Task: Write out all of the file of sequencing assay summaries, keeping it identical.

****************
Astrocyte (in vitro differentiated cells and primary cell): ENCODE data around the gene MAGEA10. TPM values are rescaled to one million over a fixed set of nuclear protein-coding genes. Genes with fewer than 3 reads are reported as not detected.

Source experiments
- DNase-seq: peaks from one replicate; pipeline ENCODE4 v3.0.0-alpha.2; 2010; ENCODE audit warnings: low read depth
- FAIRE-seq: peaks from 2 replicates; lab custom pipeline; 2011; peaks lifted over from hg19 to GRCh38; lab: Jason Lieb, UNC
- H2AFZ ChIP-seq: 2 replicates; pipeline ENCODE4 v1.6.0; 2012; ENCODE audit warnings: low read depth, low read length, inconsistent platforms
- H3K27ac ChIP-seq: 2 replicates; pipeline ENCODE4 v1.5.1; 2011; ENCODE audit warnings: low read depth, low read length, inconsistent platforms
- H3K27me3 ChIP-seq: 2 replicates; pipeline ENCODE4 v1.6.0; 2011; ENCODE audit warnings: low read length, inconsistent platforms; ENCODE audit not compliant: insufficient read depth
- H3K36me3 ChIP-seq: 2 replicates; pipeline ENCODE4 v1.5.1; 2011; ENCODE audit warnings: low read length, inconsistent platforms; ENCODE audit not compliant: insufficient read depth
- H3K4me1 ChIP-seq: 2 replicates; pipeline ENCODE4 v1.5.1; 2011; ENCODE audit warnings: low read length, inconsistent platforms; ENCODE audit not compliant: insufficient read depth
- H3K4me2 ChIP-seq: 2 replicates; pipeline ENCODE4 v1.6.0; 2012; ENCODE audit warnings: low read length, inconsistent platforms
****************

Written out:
Astrocyte (in vitro differentiated cells and primary cell): ENCODE data around the gene MAGEA10. TPM values are rescaled to one million over a fixed set of nuclear protein-coding genes. Genes with fewer than 3 reads are reported as not detected.

Source experiments
- DNase-seq: peaks from one replicate; pipeline ENCODE4 v3.0.0-alpha.2; 2010; ENCODE audit warnings: low read depth
- FAIRE-seq: peaks from 2 replicates; lab custom pipeline; 2011; peaks lifted over from hg19 to GRCh38; lab: Jason Lieb, UNC
- H2AFZ ChIP-seq: 2 replicates; pipeline ENCODE4 v1.6.0; 2012; ENCODE audit warnings: low read depth, low read length, inconsistent platforms
- H3K27ac ChIP-seq: 2 replicates; pipeline ENCODE4 v1.5.1; 2011; ENCODE audit warnings: low read depth, low read length, inconsistent platforms
- H3K27me3 ChIP-seq: 2 replicates; pipeline ENCODE4 v1.6.0; 2011; ENCODE audit warnings: low read length, inconsistent platforms; ENCODE audit not compliant: insufficient read depth
- H3K36me3 ChIP-seq: 2 replicates; pipeline ENCODE4 v1.5.1; 2011; ENCODE audit warnings: low read length, inconsistent platforms; ENCODE audit not compliant: insufficient read depth
- H3K4me1 ChIP-seq: 2 replicates; pipeline ENCODE4 v1.5.1; 2011; ENCODE audit warnings: low read length, inconsistent platforms; ENCODE audit not compliant: insufficient read depth
- H3K4me2 ChIP-seq: 2 replicates; pipeline ENCODE4 v1.6.0; 2012; ENCODE audit warnings: low read length, inconsistent platforms